Speaking of finish, the baby afghan is complete.  I love how it turned out.  It looks soft and inviting even with some of the darker colours that I have used.  Mostly, the yarn came from that mysterious bin  that lurks in my basement, though i did have to buy more of the white and that darker green.  It measures about 35 x 43 inches.  The baby it is intended for was born a couple weeks premature so I didn`t get it completed before his arrival. I`m sure he won`t mind.  His earlier sibling received one of the star afghans I made last year.

Sorry to be late with my weekly post. I worked a full shift yesterday and was too tired to write once I got home.  On the up side, while I was as work  I did  get a chance to read Chris Hadfield`s new book, The Darkest Dark.  It is an amazing book and will appeal to all ages even though it is aimed at children.  Adults older than 50ish seem to be most drawn to the pages relating the space events of 1969.  By the end of the book, I had a lump in my throat and tears threatening to spill.  The Darkest Dark is as much a coffee table book as it is a children`s book.

Needlework Tuesday is a regular weekly post where I share the progress of my various needlework projects over the past week. I enjoy the encouragement that I receive from my readers and in return visit their blogs and cheer them on with theirs. You are welcome to grab the cute little mouse and create your own Needlework Tuesday post. Leave a comment with a link and I'll be sure to visit with you.

I hope that you are having fun and  making progress on whatever project is dear to your heart at this moment.  Mister Linky is waiting below for a link to your needlework post.

Wednesday, 7 September 2016

The Spawning Grounds by Gail Anderson-Dargatz

The Spawning Grounds is a sensitive look at the relationship between a First Nations Community and their white, farming neighbours.  While Stew is set to sell his farm to developers, the Secwepenc (Shuswap) community is protesting the encroaching development.

The cultural and spiritual differences of the two groups leads to troubles for both.  At risk is the further destruction of the salmon spawning grounds which lie in the river between their settlements.  If they could work together to find a way to resolve their differences, create an understanding, then they might save the salmon at the same time.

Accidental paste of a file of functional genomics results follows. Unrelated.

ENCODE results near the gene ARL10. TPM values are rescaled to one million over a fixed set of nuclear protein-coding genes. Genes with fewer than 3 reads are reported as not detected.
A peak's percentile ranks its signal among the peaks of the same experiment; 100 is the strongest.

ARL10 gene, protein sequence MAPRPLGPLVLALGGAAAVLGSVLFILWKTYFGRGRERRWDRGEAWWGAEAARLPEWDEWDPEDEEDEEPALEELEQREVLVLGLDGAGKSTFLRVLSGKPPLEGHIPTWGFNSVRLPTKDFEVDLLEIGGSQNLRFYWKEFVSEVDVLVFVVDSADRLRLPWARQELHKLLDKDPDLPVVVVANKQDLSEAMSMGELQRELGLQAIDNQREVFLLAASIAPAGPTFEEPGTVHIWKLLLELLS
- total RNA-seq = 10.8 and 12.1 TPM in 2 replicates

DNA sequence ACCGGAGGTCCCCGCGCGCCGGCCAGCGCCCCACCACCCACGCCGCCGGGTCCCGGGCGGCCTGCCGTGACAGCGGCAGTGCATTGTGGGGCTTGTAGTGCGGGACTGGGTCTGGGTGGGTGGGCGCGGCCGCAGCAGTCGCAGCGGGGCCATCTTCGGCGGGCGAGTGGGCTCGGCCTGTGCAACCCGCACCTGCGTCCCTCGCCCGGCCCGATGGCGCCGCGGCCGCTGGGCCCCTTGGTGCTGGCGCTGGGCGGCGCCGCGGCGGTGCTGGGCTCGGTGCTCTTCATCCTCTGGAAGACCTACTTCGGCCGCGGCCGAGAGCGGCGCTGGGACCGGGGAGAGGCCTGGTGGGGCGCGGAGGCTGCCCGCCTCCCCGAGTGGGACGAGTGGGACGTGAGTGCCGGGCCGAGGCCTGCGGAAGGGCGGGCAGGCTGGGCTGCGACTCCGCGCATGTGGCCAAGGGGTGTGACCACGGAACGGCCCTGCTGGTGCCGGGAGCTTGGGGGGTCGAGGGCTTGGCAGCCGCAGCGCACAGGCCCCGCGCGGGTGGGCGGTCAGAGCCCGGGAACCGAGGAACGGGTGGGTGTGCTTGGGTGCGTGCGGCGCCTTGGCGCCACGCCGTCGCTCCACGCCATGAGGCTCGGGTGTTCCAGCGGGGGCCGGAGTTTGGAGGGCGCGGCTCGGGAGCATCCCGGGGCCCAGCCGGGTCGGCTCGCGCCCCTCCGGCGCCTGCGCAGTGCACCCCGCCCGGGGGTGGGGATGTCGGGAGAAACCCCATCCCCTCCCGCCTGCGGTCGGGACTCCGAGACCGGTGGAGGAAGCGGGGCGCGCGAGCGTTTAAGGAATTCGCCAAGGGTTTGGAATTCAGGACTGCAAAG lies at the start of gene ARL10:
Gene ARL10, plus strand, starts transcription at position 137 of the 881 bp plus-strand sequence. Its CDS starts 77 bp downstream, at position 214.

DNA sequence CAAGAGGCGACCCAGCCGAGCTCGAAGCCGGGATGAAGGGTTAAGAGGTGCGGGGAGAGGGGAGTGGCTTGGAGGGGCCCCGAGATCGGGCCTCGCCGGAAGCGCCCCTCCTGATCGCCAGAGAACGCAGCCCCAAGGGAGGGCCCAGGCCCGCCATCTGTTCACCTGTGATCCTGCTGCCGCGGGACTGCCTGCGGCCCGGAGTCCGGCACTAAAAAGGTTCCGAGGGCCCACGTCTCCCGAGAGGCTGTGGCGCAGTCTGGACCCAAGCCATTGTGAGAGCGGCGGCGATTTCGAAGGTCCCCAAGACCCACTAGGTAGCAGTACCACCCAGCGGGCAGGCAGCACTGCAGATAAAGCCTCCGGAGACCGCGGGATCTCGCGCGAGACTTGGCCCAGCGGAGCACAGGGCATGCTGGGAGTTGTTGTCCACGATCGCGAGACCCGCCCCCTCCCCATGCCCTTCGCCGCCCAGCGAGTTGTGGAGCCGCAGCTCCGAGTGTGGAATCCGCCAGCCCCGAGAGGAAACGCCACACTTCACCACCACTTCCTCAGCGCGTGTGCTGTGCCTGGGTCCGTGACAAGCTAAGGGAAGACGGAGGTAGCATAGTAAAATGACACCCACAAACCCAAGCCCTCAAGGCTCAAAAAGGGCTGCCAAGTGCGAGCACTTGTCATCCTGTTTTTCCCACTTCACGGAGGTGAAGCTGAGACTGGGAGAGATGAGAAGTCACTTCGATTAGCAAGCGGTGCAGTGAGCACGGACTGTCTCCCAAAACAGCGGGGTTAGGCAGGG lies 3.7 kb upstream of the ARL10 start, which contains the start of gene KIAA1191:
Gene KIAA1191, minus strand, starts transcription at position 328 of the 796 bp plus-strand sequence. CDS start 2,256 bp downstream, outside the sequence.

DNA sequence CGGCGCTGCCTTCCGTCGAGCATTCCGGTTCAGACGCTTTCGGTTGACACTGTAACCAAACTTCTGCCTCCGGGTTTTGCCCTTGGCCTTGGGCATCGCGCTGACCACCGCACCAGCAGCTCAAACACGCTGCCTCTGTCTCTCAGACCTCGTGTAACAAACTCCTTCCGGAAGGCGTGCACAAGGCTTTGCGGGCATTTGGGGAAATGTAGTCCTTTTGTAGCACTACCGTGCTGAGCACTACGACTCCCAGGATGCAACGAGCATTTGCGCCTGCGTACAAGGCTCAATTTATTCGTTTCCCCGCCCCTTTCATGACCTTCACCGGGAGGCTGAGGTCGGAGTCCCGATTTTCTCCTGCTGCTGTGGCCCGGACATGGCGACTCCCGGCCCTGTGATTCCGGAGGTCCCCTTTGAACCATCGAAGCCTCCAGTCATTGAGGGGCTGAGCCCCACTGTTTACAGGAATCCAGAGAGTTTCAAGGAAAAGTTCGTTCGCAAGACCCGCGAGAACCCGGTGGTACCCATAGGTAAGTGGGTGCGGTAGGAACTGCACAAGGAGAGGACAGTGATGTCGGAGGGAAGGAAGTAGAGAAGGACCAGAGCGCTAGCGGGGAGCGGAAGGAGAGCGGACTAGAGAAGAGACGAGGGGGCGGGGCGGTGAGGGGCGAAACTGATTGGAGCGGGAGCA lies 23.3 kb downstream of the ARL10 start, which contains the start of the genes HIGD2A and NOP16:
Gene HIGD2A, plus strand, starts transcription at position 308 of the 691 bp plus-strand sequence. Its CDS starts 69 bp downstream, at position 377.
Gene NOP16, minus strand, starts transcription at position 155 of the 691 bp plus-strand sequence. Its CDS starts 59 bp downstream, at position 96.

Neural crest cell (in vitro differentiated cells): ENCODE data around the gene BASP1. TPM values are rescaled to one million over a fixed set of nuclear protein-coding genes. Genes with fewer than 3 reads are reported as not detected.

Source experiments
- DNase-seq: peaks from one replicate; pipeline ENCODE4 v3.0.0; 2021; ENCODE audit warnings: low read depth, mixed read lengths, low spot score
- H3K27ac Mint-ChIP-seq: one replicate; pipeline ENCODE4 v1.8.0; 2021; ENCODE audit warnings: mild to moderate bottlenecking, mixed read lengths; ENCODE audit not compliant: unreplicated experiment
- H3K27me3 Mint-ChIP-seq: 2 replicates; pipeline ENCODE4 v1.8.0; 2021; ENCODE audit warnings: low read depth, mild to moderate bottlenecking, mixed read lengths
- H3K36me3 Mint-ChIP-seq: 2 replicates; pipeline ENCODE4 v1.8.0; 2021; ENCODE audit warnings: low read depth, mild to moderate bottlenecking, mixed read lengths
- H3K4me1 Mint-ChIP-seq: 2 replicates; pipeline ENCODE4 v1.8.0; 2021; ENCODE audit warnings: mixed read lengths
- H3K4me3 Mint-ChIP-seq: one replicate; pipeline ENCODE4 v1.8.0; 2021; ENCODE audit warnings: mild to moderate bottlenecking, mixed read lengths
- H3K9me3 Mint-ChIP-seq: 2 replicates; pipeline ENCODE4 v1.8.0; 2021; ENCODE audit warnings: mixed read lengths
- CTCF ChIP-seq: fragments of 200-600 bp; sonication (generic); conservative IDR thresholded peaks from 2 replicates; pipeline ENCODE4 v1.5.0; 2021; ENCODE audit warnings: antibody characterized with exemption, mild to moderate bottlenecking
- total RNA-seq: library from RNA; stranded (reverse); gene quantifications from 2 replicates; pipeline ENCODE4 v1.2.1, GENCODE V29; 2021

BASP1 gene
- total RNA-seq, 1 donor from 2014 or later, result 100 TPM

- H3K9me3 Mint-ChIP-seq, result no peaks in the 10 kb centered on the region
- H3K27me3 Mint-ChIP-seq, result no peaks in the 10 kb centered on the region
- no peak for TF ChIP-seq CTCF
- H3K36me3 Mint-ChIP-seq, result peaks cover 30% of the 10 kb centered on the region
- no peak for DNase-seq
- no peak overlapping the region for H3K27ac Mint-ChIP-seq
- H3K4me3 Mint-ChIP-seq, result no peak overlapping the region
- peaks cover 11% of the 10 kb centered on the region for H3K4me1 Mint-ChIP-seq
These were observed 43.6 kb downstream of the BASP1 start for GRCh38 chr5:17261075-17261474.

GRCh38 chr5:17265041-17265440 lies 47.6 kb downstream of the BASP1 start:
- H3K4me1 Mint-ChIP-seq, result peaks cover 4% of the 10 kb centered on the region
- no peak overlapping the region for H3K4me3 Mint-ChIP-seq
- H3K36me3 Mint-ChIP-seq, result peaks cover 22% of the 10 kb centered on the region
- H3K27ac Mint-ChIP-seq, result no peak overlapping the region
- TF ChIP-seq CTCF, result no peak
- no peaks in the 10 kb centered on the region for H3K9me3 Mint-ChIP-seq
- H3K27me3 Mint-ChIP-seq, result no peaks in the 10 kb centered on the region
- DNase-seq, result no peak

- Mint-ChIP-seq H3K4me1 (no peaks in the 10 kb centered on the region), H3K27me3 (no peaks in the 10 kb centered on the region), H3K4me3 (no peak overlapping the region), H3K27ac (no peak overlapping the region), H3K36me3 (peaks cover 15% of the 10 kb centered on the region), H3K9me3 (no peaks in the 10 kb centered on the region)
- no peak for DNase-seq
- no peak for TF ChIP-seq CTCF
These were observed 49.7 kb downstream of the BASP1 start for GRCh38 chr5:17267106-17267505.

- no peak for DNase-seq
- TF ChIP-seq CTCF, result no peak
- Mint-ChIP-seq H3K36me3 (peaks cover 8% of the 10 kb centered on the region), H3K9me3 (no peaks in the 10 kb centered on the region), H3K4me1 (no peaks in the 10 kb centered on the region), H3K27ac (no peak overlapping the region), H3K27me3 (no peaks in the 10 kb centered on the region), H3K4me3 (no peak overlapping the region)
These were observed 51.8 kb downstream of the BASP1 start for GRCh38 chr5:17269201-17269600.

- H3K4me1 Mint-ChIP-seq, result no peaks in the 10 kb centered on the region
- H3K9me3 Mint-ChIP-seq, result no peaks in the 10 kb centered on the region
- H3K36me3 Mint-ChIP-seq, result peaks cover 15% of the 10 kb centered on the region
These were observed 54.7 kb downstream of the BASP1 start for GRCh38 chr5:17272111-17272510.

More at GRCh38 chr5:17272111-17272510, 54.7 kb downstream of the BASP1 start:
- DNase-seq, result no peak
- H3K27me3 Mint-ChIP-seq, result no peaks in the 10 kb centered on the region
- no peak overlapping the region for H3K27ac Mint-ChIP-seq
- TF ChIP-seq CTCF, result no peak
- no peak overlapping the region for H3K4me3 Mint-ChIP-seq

In the middle of this confusion is Brandon, the grandson of the white land owner.  After a near drowning the river, he undergoes a major personality change which his father attributes to mental illness.  His neighbour Alex, from across the river, views his illness differently, as a possession by the  the mystery, a spirit trapped in the river.  He knows that if they can find the reason for the spirit remaining in the river instead of travelling the path of the dead, then they can save Brandon and possibly even save the salmon.

I was drawn into this story from the opening pages.  Learning the history of the area and the creation of the mystery seemed in keeping with other First Nations stories I have read.  Both sides viewed the issues as them versus us and both were adamant that they were right.  It was interesting to see how Brandon's sister Hannah looked at both sides and attempted to find a way to bridge the two belief systems.

While Ms. Anderson-Dargatz is not a First Nations author, she presents both sides in a fair and honest manner.  I enjoyed her writing style and look forward to reading some of her earlier works.

Thanks to Penguin Random House for my review copy and for use of the cover image.